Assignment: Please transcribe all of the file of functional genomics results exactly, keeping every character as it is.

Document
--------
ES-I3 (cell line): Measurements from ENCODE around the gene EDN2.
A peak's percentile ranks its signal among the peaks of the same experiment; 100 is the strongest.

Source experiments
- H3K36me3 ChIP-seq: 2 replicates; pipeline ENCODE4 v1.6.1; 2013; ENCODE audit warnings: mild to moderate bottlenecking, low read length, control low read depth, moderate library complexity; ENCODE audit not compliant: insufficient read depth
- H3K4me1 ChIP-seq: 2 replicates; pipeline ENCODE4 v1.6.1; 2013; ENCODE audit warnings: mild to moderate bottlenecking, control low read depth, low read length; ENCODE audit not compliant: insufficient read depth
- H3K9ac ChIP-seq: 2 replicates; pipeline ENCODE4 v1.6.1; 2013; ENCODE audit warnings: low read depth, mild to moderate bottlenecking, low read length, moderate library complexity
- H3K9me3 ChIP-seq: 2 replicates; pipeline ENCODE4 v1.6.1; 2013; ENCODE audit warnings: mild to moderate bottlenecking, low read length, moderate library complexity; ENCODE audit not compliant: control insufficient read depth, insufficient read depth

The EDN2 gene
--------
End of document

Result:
ES-I3 (cell line): Measurements from ENCODE around the gene EDN2.
A peak's percentile ranks its signal among the peaks of the same experiment; 100 is the strongest.

Source experiments
- H3K36me3 ChIP-seq: 2 replicates; pipeline ENCODE4 v1.6.1; 2013; ENCODE audit warnings: mild to moderate bottlenecking, low read length, control low read depth, moderate library complexity; ENCODE audit not compliant: insufficient read depth
- H3K4me1 ChIP-seq: 2 replicates; pipeline ENCODE4 v1.6.1; 2013; ENCODE audit warnings: mild to moderate bottlenecking, control low read depth, low read length; ENCODE audit not compliant: insufficient read depth
- H3K9ac ChIP-seq: 2 replicates; pipeline ENCODE4 v1.6.1; 2013; ENCODE audit warnings: low read depth, mild to moderate bottlenecking, low read length, moderate library complexity
- H3K9me3 ChIP-seq: 2 replicates; pipeline ENCODE4 v1.6.1; 2013; ENCODE audit warnings: mild to moderate bottlenecking, low read length, moderate library complexity; ENCODE audit not compliant: control insufficient read depth, insufficient read depth

The EDN2 gene